What does it mean to be an adult? My first reaction is to say, “I will let you know as soon as I become one,” but I would be pretty short on my word count if that were the answer I chose.
Maybe I am more of an adult than I give myself credit for. After all, I am upholding some kind of job-related responsibility, which is apparently a thing adults do, kind of like brushing one’s own teeth.
I could list a handful of other tasks that could be used as evidence to prove—even if just for myself—that I am, in fact, an adult: I wash my sheets once a week, I listen to NPR, I shower regularly.
Then again, I had responsibilities when I was younger, too. Of course, the risk of not honoring them wasn’t as dire as it is now, but I still treated it as such. I woke up at 5:45 a.m. Monday through Friday, took the hour-long school bus ride (I went to Catholic school, and it was rather far from my parents’ home), was in my first class by 7:48 a.m., did the learning thing, and stayed after school for gymnastics until 7 p.m. When I got home, I showered, did my homework, and then woke up to do it all over again.
The thought of it now impresses me. Was I an adult then?
“I was so much older then / I’m younger than that now” – Bob Dylan, “My Back Pages”
I agree, Bob. Sometimes I feel as though I was more adult when I was a child, whatever that word means. I did my routine without hesitation. I had no frustration, or wish that I was somewhere else. It’s simply what I had to do. And I seemed to do it with ease.
As the years passed, though, I am certain I became more juvenile in terms of wanting to avoid things I don’t want to do; I refuse to work a job that doesn’t reward me with a meaningful, creative high (despite the small paycheck), I set more snooze alarms than anyone else on the planet, and social interactions have become an obligation that I know is necessary to my well-being, but still prefer to avoid.
Many people have the work ethic and mind frame to go about their lives in autopilot mode–my family especially.
My college-aged brother, for example, told me during one of my rough patches—my stubborn refusal to leave academia despite the insulting pay of adjunct professors made me feel as worthy as a wart—that he didn’t understand where I was coming from.
“Your job is just something you have to do,” he said. “Then you come home. Why not do something that pays the bills?”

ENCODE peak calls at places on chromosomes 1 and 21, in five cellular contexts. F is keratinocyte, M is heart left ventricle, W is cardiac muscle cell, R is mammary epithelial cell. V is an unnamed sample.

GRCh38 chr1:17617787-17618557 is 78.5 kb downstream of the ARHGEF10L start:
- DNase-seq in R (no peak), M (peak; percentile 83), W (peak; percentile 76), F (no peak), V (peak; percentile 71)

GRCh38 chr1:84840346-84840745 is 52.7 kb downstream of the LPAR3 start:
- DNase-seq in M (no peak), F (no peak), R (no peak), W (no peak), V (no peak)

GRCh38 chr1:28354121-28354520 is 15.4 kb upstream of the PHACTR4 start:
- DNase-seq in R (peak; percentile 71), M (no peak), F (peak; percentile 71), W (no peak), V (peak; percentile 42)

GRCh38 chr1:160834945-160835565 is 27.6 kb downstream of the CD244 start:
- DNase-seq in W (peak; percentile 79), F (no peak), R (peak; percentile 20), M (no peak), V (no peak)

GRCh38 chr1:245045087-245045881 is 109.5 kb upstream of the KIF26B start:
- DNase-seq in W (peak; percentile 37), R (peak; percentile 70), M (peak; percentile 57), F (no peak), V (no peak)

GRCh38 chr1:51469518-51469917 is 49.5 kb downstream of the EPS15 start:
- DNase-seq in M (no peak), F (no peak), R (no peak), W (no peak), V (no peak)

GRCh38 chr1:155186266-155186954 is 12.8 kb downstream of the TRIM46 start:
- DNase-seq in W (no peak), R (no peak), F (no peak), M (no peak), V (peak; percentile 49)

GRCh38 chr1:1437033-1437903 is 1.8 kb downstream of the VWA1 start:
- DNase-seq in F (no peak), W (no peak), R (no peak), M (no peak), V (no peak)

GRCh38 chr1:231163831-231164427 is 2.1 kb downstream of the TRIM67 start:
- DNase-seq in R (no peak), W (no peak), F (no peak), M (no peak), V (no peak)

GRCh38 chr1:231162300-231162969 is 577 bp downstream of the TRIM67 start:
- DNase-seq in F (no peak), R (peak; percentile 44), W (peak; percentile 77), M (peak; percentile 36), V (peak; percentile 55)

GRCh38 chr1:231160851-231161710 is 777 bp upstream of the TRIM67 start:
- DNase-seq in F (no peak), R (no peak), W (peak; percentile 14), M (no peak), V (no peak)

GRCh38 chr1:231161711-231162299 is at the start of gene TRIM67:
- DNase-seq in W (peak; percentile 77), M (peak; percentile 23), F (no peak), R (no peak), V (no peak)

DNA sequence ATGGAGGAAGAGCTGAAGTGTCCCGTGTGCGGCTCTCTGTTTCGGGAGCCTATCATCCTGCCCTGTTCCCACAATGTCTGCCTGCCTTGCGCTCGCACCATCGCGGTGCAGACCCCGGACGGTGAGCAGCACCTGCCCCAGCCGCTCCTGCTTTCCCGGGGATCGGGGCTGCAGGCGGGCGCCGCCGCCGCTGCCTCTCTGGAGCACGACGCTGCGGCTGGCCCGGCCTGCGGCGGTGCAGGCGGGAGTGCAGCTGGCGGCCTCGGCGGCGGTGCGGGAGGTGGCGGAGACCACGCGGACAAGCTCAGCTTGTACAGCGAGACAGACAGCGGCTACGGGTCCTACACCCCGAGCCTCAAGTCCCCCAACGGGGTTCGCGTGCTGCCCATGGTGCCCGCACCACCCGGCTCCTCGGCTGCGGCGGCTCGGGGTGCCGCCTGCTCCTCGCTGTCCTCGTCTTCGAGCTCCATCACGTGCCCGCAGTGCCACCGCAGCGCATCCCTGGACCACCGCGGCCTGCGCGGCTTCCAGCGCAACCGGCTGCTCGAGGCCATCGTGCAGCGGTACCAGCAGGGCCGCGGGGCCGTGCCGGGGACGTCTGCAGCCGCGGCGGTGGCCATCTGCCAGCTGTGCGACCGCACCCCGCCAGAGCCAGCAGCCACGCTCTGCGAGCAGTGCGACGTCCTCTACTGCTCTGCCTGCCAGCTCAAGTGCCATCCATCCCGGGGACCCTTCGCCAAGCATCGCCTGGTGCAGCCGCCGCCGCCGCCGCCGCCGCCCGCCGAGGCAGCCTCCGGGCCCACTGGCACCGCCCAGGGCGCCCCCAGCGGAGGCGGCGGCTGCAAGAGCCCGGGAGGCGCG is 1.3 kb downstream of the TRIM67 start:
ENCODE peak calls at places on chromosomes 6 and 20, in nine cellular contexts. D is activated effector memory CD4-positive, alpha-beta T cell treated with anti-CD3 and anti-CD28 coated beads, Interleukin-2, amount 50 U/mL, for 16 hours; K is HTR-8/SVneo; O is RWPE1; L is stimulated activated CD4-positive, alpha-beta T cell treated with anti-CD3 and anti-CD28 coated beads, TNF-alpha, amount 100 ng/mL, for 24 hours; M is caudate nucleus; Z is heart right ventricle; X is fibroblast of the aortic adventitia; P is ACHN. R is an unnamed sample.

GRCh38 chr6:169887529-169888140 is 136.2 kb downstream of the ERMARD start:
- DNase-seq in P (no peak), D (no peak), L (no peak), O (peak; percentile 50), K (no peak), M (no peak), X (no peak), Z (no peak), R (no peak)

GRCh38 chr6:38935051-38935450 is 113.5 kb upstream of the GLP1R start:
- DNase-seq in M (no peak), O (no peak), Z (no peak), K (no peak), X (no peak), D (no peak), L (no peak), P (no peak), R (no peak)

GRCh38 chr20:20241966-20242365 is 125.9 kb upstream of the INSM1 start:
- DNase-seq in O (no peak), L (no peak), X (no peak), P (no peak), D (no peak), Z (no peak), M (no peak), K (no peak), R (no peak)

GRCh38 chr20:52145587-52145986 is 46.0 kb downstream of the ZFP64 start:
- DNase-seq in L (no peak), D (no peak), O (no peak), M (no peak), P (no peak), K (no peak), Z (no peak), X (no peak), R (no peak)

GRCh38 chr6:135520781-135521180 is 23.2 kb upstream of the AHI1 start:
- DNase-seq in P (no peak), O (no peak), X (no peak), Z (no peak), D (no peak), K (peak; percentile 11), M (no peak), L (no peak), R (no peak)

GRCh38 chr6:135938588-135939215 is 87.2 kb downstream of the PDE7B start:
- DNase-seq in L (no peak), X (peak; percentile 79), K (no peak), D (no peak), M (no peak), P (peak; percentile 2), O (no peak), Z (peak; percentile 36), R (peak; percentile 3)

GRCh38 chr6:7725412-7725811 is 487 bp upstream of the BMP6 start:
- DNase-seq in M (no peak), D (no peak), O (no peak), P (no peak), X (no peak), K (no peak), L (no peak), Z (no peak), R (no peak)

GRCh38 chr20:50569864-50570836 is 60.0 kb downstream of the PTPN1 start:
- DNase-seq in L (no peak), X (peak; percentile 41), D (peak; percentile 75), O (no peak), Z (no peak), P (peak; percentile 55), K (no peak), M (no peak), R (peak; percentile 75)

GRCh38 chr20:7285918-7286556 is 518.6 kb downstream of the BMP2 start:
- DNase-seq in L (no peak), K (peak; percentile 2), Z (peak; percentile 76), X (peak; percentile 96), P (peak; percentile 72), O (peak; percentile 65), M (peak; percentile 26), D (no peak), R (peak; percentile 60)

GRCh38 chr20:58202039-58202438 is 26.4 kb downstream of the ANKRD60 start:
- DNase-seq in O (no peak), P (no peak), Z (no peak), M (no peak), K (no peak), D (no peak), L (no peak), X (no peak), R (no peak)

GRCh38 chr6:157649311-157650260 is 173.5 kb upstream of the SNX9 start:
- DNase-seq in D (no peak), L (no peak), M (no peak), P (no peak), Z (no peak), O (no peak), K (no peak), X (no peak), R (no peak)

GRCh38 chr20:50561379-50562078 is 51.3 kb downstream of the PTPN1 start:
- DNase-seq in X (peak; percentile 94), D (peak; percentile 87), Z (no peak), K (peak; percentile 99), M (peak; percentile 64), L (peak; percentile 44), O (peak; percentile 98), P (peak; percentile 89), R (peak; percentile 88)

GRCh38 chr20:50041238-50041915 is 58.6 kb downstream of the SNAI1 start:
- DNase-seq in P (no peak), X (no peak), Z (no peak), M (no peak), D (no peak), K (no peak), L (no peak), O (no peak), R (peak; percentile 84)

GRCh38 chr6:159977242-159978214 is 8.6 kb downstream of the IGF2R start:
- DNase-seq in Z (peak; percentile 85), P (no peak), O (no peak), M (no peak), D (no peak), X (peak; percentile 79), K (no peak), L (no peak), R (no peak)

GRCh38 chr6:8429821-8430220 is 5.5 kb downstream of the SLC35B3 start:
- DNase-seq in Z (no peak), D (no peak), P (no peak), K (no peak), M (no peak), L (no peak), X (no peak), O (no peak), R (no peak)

I truly wish I had his mentality.
Being born into a family where you are the outsider—“You artists,” my dad always says with a flamboyant wave—can feel as burdensome as carrying a cross. Whether or not we want to admit it, most of us want to impress our parents, and choosing a career in the arts—especially in a business-oriented family—is one sure way to squash that possibility.
“But I like my job,” I told my brother, which is a response that seemed to him as adult as drinking chocolate milk and watching “Rugrats.”
Is being an adult, then, doing things that you don’t want to do? If so, then I’m neither here nor there. Of course, life throws things at me that I don’t WANT to do, but must anyway for survival purposes. I don’t LIKE paying the bills, but I do. But when it comes to a life routine, I’ll be damned if I spend most of my waking hours doing something I don’t like.
I am aware that my life is hard by working standards. I work three jobs—all of which I find fulfilling in some sort of way—but I chose to pursue this life despite the struggles and words of warning from my family and friends who tell me that I am burning the candle at both ends.
Most people don’t understand this. You commute how far?, they ask. Two-and-a-half hours, I respond, with an air of confidence that makes them feel awkward for having asked it in such a seemingly condescending way. It is my choice, and I have learned to own in.
The truth is, I don’t want the marriage or the white picket fence or even the stability that most people associate with the happiness and success of adulthood.
My Buddhist teacher tells me that the only stable thing in the world is instability. Once I understood the truth behind that statement, I felt the burden of all the expectations imposed on me by my family, by my upbringing and my self, lift, as though gravity were never a fact.
The milestone that pushed me out of my cradle and into adulthood is not the routine nor daily tasks that society says are indicative of a successful adult; it is my ability to own up to my choices and admit that it is okay to not want what we assume everyone else wants.
And I do.